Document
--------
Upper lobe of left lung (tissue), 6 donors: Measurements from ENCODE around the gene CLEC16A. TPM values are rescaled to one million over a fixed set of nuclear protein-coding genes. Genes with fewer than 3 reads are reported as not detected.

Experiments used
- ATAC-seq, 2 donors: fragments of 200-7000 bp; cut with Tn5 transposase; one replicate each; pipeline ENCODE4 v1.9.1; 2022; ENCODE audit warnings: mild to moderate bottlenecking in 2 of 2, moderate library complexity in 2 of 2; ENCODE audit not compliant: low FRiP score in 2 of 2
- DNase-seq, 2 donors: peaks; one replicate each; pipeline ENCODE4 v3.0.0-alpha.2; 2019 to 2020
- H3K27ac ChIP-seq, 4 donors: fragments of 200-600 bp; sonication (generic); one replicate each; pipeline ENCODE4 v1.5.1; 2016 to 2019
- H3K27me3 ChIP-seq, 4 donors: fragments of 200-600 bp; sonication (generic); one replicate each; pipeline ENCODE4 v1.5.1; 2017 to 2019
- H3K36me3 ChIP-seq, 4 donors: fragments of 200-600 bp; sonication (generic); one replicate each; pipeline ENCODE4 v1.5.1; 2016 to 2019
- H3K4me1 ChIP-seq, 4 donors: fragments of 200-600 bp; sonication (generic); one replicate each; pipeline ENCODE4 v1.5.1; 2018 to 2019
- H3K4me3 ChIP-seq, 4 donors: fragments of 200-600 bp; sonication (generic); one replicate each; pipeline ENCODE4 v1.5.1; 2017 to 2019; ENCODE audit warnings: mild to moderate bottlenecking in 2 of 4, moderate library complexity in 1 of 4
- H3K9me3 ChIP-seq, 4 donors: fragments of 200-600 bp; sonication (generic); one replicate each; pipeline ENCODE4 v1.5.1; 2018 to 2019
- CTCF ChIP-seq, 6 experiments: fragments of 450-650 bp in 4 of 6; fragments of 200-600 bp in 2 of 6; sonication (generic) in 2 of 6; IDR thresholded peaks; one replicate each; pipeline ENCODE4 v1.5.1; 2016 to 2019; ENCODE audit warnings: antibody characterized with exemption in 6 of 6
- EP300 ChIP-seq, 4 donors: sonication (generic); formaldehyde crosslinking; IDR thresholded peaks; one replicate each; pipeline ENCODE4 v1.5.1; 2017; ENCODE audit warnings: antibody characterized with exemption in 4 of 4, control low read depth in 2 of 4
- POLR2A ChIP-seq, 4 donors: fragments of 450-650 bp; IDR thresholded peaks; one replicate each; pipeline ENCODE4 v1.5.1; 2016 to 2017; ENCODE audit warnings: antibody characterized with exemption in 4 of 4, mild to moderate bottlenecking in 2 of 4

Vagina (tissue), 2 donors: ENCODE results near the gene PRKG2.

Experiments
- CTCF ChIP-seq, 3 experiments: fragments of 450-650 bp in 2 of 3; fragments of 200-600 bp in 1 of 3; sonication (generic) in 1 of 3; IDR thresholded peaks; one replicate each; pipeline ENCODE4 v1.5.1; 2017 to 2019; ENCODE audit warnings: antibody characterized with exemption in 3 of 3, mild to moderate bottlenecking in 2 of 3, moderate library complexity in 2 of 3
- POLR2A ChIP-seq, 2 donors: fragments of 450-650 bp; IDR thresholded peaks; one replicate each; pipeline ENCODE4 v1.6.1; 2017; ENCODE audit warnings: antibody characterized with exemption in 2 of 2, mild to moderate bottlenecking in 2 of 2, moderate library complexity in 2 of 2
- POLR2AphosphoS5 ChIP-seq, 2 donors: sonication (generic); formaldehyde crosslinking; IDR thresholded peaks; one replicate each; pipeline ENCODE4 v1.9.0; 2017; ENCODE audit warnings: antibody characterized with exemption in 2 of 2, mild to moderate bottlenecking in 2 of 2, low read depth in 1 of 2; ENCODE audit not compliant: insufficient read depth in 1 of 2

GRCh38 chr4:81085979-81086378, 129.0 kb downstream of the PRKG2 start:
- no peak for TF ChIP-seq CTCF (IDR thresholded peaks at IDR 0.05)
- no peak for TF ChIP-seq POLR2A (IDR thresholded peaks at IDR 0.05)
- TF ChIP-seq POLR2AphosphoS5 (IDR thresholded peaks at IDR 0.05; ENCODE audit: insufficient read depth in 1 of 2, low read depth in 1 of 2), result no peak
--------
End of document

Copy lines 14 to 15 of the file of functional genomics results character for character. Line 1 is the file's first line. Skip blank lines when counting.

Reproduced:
Vagina (tissue), 2 donors: ENCODE results near the gene PRKG2.

Experiments